But what might really surprise people who have yet to work on a remote team or for a distributed company, is how quickly and easily remote colleagues are able to go past the superficiality of small talk, and really get to know each other. Although it's counterintuitive— since we interact mostly through text, Zoom, and Google Hangouts—there's an immediacy to our remote connections that makes people want to open up, be themselves, and share their feelings and ideas freely.
Because we're only virtually face-to-face, and many of us won't ever meet in person, there's a need to cut past pretense and make our virtual work relationships seem more real. From my own perspective, I can say that I feel more connected to my remote colleagues after a period of months than I did after years in some cases at previous, conventional jobs. Part of it, too, goes back to our all being together in the same HipChat room. In a physical workplace it's possible to never see employees from a different department or who work in a different part of the building, but, in our distributed workplace, we're all swimming in the same pool of Giphy-fueled space. Because of that, I've struck up work friendships and acquaintances with people I don't even interface with professionally.
Looking back after a year of working remotely, I feel that remote work isn't an inherently lonely or isolating situation that needs to be alleviated with tips or tricks. Sure, without spending some time putting yourself out there proactively and making connections with your remote community, you will run the risk of feeling like you're on an island. But those same feelings of loneliness and isolation can happen in the middle of a crowded office. Where remote work does significantly differ from conventional office jobs is in its ability to provide connections for people who aren't in a position to take on in-person work, and who otherwise would be facing significant challenges of isolation.
In my own situation as an at-home parent who was looking to get back into the workforce, I actually found myself feeling totally isolated by the prospects of conventional work. On one hand, there was a part of me ready to add a job back to my life, but having to do so at the expense of my role as a parent brought its own feelings of loneliness and loss. Similarly, I imagine there are other people whose backgrounds and lifestyles present these kinds of challenges—for instance living outside the range of conventional employment hubs, or living with chronic illnesses that make it difficult to work traditional 9-5 office hours.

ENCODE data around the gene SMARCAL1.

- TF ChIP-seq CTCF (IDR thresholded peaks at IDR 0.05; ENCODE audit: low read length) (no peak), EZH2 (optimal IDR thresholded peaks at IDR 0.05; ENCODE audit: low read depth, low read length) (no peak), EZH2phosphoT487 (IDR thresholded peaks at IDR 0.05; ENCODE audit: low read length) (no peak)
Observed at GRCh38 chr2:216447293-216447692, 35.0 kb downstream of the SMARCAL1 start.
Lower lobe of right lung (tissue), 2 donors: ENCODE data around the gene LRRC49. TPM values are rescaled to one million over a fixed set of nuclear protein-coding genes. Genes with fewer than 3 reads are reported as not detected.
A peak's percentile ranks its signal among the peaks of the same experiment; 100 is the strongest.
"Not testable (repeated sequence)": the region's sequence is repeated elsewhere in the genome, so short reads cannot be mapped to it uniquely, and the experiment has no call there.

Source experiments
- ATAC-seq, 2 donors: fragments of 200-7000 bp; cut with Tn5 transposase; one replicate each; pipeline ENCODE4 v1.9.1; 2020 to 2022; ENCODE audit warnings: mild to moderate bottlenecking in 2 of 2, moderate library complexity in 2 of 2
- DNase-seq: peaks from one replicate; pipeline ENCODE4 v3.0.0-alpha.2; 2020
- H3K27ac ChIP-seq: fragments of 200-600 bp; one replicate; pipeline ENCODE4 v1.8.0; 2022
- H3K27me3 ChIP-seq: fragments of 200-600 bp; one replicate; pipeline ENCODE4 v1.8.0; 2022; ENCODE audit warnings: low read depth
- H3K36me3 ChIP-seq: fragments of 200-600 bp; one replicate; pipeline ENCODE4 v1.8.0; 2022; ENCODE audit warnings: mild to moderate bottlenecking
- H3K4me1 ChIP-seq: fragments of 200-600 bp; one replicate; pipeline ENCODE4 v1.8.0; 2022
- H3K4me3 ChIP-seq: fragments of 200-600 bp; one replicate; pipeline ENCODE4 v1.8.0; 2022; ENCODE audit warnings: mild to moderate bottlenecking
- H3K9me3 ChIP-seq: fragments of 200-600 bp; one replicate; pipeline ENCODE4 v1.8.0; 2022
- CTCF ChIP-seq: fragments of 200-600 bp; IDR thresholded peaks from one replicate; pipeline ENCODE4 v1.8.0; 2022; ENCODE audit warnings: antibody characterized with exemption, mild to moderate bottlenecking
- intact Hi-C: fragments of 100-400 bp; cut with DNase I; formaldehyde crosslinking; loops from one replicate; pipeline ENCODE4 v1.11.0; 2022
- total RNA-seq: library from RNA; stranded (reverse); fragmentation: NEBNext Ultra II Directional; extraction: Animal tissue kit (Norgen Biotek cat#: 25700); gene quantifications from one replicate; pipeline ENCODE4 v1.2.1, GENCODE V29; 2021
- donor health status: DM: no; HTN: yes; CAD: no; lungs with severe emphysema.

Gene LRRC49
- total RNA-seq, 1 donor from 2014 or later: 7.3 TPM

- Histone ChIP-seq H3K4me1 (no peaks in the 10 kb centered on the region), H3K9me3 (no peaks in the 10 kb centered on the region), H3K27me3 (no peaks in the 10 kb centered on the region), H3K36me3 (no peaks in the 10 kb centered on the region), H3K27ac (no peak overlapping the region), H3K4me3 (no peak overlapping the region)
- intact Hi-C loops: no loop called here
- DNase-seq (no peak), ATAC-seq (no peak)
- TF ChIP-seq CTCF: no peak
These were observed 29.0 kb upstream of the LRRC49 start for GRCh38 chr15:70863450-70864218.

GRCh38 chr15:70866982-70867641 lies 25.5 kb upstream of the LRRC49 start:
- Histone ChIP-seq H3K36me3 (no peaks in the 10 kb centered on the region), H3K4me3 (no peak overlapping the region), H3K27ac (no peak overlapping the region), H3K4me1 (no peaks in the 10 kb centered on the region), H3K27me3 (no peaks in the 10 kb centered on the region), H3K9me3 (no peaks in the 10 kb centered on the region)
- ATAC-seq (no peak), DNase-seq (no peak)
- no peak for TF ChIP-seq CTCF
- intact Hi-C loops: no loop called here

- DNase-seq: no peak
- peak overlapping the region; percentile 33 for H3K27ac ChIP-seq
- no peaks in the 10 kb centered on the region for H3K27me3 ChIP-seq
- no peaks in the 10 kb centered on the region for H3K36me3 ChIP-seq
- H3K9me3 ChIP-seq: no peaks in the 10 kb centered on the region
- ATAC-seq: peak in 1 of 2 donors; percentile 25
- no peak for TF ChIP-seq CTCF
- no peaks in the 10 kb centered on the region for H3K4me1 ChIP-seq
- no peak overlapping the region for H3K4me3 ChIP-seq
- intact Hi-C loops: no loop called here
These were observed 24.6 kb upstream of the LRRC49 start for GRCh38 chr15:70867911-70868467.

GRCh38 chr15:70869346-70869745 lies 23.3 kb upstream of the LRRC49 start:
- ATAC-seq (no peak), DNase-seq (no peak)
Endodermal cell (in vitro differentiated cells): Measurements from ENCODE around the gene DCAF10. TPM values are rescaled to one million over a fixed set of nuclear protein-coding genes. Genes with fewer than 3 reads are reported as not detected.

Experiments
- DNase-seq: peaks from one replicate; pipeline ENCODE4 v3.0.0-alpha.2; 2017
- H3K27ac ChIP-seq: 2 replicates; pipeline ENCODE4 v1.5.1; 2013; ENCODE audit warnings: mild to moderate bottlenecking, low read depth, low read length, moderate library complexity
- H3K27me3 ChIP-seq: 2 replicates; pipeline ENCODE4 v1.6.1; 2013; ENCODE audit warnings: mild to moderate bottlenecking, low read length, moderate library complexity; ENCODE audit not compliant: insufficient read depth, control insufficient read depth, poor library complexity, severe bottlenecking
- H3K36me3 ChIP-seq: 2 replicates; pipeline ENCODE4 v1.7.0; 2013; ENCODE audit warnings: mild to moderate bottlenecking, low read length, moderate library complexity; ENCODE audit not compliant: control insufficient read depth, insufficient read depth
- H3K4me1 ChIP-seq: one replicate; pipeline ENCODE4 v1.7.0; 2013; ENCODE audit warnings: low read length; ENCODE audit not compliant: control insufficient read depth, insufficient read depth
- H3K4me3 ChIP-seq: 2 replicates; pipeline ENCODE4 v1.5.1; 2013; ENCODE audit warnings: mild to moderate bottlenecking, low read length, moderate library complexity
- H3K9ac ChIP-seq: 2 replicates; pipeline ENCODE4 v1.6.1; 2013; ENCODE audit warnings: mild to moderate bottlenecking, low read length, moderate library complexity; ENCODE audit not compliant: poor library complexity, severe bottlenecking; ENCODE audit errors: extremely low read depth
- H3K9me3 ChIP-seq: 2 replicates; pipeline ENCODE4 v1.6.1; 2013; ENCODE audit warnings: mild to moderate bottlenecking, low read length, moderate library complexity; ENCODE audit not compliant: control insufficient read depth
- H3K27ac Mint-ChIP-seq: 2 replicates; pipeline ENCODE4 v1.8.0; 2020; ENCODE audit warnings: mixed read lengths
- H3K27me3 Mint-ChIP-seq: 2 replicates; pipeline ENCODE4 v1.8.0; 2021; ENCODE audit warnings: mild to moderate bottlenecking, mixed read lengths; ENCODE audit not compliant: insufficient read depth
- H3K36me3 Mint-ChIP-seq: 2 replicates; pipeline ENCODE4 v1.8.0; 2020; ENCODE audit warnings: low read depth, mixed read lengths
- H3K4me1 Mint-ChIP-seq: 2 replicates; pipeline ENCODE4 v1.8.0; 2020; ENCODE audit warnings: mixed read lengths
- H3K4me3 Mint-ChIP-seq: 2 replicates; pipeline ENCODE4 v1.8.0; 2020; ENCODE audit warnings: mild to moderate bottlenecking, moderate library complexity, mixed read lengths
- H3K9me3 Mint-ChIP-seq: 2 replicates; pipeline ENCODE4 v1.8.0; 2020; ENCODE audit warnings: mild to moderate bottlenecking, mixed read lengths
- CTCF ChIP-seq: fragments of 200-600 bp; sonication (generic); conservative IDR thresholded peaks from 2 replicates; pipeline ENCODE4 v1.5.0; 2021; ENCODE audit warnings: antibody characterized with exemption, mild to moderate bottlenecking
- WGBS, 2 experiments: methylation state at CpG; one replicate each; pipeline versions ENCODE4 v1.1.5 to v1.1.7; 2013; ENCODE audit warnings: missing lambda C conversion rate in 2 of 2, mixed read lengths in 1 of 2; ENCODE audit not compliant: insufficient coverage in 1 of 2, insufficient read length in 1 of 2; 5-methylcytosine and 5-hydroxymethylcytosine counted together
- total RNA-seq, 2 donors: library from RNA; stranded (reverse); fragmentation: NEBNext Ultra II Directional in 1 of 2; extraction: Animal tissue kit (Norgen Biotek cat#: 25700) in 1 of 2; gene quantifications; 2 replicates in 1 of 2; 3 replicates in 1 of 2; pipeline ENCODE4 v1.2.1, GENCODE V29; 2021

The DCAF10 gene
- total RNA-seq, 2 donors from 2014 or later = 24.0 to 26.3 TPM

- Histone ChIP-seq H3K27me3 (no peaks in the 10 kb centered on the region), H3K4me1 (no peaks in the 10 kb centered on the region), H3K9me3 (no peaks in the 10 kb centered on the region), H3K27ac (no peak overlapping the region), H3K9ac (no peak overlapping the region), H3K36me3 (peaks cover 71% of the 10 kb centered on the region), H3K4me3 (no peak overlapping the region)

For people socially or physically left out of the conventional workforce, remote work is a viable arrangement. In that sense, remote work is a solution to isolation, and it's no surprise that this solution is a hallmark of the tech industry. At its heart, technology is all about connectivity. So much of tech centers around streamlining and facilitating the flow of information, which inevitably brings the participants in that flow closer together. Despite the stereotypes of screens cutting people off from one another or leading to ruinous spirals of antisocial behavior, technology has consistently been a driver in my own social and personal life.
I met my wife and several friends I still have today through our participation in pre-Internet online Bulletin Board System culture, and—contrary to our parents' concerns that we weren't spending enough time with "real people"—it doesn't get more isolation-busting than that. By adopting the remote work model, the tech industry continues this trend of bringing people closer together, whether or not they're anywhere near each other physically. When we talk about things like in-person tech meetups or jobs at companies that are geographically connected to tech hubs, it's easy to forget that this excludes groups of people who are physically isolated from these opportunities for various reasons. But with the ability to participate remotely we get closer to the ideal of everyone being welcome in tech, and it's hard to feel lonely with an invitation that inclusive.